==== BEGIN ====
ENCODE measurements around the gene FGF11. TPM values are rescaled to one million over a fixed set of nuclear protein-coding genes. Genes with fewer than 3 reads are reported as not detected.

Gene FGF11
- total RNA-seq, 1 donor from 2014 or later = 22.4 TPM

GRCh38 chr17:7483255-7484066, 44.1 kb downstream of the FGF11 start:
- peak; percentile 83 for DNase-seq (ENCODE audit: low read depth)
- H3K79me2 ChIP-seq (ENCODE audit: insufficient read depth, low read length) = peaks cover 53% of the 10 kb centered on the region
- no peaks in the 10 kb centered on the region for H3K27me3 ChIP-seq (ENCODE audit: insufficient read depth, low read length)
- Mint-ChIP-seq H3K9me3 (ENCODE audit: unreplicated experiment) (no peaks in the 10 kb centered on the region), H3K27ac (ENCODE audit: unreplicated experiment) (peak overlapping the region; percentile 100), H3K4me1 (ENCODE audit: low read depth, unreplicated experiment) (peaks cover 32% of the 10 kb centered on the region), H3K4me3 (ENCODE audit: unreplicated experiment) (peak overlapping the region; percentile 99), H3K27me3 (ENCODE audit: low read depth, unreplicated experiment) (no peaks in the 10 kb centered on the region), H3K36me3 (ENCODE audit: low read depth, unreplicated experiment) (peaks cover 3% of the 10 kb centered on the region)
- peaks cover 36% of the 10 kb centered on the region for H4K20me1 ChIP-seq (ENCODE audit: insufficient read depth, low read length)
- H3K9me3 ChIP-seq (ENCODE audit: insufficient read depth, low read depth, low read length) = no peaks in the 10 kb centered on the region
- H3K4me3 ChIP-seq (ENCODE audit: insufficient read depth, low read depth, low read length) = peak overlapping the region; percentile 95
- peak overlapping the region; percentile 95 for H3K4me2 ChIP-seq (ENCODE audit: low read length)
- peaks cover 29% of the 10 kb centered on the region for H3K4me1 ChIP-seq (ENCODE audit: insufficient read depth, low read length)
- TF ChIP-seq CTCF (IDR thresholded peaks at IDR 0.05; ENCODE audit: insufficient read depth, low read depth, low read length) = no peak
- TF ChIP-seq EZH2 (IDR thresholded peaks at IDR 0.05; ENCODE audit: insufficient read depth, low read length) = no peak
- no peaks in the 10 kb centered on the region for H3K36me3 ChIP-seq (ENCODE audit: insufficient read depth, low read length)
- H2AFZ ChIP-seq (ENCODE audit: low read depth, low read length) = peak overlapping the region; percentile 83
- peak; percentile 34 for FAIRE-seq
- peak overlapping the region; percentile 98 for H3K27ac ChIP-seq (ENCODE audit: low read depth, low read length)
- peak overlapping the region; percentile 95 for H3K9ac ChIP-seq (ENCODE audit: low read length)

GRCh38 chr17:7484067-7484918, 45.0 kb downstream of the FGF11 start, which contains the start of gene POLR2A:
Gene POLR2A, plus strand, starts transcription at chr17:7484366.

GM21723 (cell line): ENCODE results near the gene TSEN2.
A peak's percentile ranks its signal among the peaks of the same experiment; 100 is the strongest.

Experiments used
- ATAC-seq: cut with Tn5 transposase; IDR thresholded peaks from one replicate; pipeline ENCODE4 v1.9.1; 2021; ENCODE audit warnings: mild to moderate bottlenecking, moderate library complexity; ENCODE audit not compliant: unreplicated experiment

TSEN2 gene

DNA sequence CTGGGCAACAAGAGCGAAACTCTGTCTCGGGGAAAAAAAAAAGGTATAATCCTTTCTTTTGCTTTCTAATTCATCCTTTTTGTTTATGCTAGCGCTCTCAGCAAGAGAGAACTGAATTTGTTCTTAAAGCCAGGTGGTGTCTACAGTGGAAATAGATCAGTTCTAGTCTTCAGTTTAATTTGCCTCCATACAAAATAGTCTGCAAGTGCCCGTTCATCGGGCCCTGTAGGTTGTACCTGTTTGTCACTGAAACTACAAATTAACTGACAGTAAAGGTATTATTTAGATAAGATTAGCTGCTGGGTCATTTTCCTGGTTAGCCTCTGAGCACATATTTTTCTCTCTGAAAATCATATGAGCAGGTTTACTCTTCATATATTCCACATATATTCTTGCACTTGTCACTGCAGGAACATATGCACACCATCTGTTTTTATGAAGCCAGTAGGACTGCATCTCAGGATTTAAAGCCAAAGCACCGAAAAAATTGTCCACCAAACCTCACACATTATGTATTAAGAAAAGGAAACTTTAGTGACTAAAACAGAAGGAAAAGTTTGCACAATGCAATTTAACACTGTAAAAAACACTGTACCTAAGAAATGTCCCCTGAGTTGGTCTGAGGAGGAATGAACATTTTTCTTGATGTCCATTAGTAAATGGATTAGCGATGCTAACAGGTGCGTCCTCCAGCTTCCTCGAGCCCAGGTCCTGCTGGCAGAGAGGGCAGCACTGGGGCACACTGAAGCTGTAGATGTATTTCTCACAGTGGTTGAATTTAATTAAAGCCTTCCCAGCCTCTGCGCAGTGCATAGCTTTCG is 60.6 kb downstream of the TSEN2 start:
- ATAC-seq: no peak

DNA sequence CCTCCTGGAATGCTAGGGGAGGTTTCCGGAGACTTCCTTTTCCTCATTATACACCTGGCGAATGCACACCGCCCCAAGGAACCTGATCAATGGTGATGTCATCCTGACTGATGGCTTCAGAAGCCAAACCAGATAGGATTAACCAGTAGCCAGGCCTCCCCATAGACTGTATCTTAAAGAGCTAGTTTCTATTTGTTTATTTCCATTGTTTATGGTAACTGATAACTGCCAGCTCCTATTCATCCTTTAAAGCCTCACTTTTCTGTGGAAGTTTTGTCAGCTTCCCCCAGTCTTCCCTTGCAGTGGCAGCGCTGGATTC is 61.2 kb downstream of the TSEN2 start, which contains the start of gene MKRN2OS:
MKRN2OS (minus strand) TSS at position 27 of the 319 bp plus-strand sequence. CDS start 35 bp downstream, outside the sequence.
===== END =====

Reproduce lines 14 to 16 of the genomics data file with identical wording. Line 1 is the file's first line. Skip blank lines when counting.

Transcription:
- TF ChIP-seq CTCF (IDR thresholded peaks at IDR 0.05; ENCODE audit: insufficient read depth, low read depth, low read length) = no peak
- TF ChIP-seq EZH2 (IDR thresholded peaks at IDR 0.05; ENCODE audit: insufficient read depth, low read length) = no peak
- no peaks in the 10 kb centered on the region for H3K36me3 ChIP-seq (ENCODE audit: insufficient read depth, low read length)